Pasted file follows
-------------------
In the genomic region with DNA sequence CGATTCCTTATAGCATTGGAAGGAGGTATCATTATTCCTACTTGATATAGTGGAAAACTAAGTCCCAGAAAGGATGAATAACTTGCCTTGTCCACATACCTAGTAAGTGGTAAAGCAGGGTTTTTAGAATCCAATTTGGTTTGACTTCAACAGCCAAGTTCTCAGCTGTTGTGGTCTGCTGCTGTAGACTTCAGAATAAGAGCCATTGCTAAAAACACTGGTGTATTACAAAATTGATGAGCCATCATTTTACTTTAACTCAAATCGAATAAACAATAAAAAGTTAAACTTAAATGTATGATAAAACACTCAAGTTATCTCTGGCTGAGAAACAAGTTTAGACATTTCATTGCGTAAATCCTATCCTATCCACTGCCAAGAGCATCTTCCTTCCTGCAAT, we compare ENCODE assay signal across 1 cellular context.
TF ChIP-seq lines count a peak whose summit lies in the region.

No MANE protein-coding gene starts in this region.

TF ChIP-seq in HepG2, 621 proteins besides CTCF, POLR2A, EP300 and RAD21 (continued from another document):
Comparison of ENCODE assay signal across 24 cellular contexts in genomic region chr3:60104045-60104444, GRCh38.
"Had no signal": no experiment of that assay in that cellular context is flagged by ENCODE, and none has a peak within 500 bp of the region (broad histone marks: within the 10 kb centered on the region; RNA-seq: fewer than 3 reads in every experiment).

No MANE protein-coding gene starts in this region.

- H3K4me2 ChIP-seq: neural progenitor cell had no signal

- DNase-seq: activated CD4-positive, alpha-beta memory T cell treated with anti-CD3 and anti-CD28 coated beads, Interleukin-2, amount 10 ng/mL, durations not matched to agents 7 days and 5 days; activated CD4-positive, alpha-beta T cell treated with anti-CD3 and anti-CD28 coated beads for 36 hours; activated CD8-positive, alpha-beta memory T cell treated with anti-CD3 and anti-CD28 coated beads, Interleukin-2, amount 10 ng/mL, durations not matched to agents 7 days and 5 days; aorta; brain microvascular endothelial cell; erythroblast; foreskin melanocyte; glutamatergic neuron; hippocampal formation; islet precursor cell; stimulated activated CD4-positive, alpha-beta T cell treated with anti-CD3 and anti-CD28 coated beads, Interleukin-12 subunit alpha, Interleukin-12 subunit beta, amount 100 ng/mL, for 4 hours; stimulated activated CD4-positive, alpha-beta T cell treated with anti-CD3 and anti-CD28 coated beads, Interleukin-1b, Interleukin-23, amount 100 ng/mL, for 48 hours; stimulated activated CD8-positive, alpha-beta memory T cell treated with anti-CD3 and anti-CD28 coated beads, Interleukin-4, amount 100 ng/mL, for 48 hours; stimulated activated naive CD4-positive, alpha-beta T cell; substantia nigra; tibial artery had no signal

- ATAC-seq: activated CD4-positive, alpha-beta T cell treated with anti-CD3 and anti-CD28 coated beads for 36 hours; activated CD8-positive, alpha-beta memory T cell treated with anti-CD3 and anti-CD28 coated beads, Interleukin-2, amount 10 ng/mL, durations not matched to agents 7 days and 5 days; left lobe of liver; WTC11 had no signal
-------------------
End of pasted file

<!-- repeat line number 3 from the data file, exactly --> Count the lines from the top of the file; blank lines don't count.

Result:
No MANE protein-coding gene starts in this region.